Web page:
When I turned 26, some ages ago, I took hold of a concept I read in a book called Steal Like an Artist.
The book, written by Austin Kleon, teaches aspiring artists and creatives how to learn the artistic mastery of those who have come before them.
He acknowledges that one cannot choose their genetic genealogy; you can't pick your parents, grandparents, siblings, or aunts and uncles.
You can however choose your artistic genealogy.
Kleon's tree method is as follows:
“Chew on one thinker — writer, artist, activist, role model — you really love. Study everything there is to know about that thinker. Then find three people that thinker loved, and find out everything about them. Repeat this — as many times as you can. Climb up the tree as far as you can.”
These individuals hold certain keys to unlock what it is that you aspire to be.
Study their patterns, experiences, articles or books they've written, talks they've given, and what others have said about them. Consume any and every little thing you can about them.
When I wrote out my inspiration tree, I found one overwhelming commonality.
They all let go of the fear of failure by 50.
Fifty years old was like this cut-off line for all of them. I studied three thought leaders in-depth, and as I studied them more intensely, I could find a talk, an article, or a book that mentioned this turning point for them.
At fifty years old, each one of them began to walk TOWARD their fear of failure. Mind you, all these individuals had already achieved world-class successes such as #1 New York Times bestselling books for months on end, multiple Grammy and Golden Globe awards, and highly-esteemed medals of honor.
"It is my intention to step into my second act and fail as many times as possible," one of them said. "So that I will be able to say that I truly sought my potential and didn't settle for what feels safe to me."
"Failure is the key to success," another one said.
"On my 50th birthday, I wrote down every single thing I was terrified to try," said yet another one. "And then I committed myself to at least attempt all of them."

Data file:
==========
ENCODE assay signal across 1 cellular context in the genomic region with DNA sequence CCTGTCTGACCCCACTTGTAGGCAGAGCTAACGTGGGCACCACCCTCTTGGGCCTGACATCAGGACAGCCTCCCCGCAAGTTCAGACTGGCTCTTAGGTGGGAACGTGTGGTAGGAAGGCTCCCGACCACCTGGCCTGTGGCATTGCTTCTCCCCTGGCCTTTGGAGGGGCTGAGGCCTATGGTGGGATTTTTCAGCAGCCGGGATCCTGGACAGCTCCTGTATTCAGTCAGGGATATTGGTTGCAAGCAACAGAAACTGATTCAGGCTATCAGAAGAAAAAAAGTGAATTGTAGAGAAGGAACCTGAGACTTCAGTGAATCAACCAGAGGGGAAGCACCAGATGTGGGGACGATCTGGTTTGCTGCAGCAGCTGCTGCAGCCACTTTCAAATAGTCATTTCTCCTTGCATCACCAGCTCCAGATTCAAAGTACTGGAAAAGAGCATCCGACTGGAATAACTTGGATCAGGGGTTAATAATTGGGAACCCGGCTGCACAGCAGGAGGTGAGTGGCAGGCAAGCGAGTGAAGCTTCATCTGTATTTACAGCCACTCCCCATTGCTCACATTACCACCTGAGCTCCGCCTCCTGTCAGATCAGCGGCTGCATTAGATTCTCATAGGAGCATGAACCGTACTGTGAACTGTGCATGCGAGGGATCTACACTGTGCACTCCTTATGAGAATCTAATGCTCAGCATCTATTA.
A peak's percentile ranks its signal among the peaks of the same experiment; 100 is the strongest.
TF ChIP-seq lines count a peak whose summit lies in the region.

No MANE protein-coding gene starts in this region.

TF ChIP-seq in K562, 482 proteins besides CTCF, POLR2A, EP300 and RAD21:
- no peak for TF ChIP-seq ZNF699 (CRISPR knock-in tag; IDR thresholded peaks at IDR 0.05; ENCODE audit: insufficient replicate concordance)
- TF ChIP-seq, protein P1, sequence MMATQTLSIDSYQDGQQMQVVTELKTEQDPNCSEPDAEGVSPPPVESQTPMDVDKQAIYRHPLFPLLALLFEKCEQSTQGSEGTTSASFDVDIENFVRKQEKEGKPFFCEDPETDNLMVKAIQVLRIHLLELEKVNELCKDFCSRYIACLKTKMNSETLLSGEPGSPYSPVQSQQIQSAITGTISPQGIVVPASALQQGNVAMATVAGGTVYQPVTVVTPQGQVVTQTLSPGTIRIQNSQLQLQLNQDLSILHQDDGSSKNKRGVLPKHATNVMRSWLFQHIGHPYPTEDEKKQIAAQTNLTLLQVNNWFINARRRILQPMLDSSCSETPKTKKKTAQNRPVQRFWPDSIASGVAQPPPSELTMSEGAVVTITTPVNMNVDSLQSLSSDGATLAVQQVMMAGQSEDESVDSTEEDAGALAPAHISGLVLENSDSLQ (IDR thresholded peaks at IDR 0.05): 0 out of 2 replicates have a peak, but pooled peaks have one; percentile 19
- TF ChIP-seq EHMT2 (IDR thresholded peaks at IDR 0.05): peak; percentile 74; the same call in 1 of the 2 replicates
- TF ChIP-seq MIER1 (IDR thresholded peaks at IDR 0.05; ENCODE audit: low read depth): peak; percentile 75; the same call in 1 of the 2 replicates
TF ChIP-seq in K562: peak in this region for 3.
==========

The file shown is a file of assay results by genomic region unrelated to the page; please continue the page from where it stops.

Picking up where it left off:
What happened after each of these individuals made this decision speaks for itself-- they became unstoppable spiritual warriors whose eyes were no longer set on titles & awards one can achieve within the world.
They sought the spirit of freedom and ruthlessly humbled the ego.
My first thought after writing out my tree of inspiration was: why did all of these individuals wait till 50?
What is it about human development that causes us to side with the ego until we get knocked down enough times, apparently this happens around 50, to finally accept that we are powerless.
This week, I've been observing myself as I started a new job that challenges me. My inner critic comes strutting on out with its hood sideways limp and says, "Why don't you go back to your career? What makes you think you can start something new at thirty? And something you've never done before?? You could fail."
And this moment is perhaps the most important because my inner critic isn't going to shut up. I'm told this bitch hangs around for some time yet.
I get the opportunity to look at it and pause. To give it space to speak and feed my anxiety, as it has always done so well for me. To allow my inner critic to rattle the ego that wants to win within me. But I know, from my tree of inspiration, that this is exactly where I'm supposed to be.
What else can you take from me if I no longer fear failure?
Or better yet,